Volume 13, Issue 3 (1984)
A Multimethod Assessment and Intervention With a Socially Rejected Child
Nancy Jo Petersen, Glen L. Moe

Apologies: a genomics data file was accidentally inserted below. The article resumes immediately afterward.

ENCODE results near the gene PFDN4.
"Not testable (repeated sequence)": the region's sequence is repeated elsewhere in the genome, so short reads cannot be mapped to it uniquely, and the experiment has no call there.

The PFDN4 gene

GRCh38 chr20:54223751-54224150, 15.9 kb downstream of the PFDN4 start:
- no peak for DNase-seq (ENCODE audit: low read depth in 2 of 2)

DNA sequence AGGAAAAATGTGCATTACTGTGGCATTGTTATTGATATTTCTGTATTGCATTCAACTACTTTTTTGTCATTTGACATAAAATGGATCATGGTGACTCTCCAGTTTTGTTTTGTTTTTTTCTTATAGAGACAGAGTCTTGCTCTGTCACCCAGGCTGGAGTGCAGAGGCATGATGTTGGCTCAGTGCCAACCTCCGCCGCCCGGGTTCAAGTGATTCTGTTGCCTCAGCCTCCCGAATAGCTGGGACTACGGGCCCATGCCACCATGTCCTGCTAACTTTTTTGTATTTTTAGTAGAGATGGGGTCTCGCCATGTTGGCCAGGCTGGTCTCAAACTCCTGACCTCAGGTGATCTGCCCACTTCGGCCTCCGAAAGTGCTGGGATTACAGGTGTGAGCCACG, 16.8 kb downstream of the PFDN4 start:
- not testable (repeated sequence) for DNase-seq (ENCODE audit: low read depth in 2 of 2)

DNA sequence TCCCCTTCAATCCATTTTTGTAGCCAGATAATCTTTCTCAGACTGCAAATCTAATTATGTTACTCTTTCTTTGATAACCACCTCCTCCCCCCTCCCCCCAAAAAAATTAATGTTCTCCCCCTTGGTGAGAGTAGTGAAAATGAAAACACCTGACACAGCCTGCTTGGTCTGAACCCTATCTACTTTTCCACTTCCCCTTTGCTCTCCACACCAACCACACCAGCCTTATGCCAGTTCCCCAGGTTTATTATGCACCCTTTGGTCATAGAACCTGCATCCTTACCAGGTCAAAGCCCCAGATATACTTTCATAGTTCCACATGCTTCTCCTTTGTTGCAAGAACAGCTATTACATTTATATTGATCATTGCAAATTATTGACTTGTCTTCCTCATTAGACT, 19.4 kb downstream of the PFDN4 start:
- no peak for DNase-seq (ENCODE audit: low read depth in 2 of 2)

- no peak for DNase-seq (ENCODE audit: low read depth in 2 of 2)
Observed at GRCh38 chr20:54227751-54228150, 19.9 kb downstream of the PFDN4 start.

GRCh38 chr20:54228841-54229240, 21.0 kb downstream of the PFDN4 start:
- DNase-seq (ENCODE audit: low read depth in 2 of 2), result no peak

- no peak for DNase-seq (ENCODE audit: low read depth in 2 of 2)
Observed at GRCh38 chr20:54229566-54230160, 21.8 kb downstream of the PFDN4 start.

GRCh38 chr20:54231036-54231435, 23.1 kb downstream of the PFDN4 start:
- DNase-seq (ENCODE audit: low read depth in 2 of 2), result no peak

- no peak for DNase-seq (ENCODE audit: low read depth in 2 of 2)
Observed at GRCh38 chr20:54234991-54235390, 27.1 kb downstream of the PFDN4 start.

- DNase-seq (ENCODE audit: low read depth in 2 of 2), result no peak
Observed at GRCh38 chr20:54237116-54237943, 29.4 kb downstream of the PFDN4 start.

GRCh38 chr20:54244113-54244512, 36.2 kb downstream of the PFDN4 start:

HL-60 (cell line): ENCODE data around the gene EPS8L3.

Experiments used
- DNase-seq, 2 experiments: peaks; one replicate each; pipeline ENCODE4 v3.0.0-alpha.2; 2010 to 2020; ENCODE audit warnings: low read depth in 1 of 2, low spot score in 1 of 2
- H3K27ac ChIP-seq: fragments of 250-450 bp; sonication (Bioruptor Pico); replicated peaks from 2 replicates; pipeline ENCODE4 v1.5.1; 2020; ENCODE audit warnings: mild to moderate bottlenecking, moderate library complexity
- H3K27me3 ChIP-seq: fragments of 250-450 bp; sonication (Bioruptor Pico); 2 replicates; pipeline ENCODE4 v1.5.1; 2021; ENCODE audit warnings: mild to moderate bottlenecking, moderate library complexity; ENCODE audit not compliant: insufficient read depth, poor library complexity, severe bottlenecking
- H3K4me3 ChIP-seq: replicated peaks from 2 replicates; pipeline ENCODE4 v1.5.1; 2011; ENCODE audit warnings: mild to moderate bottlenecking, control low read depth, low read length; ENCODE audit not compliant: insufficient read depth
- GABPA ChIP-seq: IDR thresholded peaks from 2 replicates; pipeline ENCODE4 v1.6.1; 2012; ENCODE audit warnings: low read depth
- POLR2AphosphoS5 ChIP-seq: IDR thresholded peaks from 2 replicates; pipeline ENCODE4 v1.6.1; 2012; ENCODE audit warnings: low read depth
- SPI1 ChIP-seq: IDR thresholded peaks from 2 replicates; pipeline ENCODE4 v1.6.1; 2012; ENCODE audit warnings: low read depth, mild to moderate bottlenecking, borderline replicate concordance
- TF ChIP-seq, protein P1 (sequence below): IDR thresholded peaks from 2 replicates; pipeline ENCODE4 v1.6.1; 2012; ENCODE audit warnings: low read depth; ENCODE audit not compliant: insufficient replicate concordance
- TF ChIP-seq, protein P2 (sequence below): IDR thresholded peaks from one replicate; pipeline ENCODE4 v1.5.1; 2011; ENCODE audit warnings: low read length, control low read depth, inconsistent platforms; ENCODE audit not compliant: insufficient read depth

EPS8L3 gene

Social skills are important to children’s interpersonal relationships and long-term development (Michelson & Wood, 1980; Rinn & Markle, 1979). Poor peer relationships in childhood have been associated with poor school achievement (Cartledge & Milburn, 1978) and with a variety of serious later-life difficulties, including adolescent delinquency and utilizing services of community mental health centers in adulthood (summarized in Cartledge & Milburn, 1980; French & Tyne, 1982; Kelly, 1982; Rinn & Markle, 1979). Although children who lack social skills and thus have peer-relationship difficulties are often thought of as a homogeneous group, several types of children can be delineated (French & Tyne, 1982). Researchers primarily have directed intervention efforts toward socially isolated children, those who exhibit low rates of peer interaction (French & Tyne, 1982; Kelly, 1982). Comparatively few intervention programs have been developed for improving the social functioning of neglected and rejected children, children who interact with peers at higher rates, but who have problems doing so (French & Tyne, 1982). While children who are neglected by their peers are perceived neither positively nor negatively, rejected children are perceived as possessing negative or aversive characteristics.
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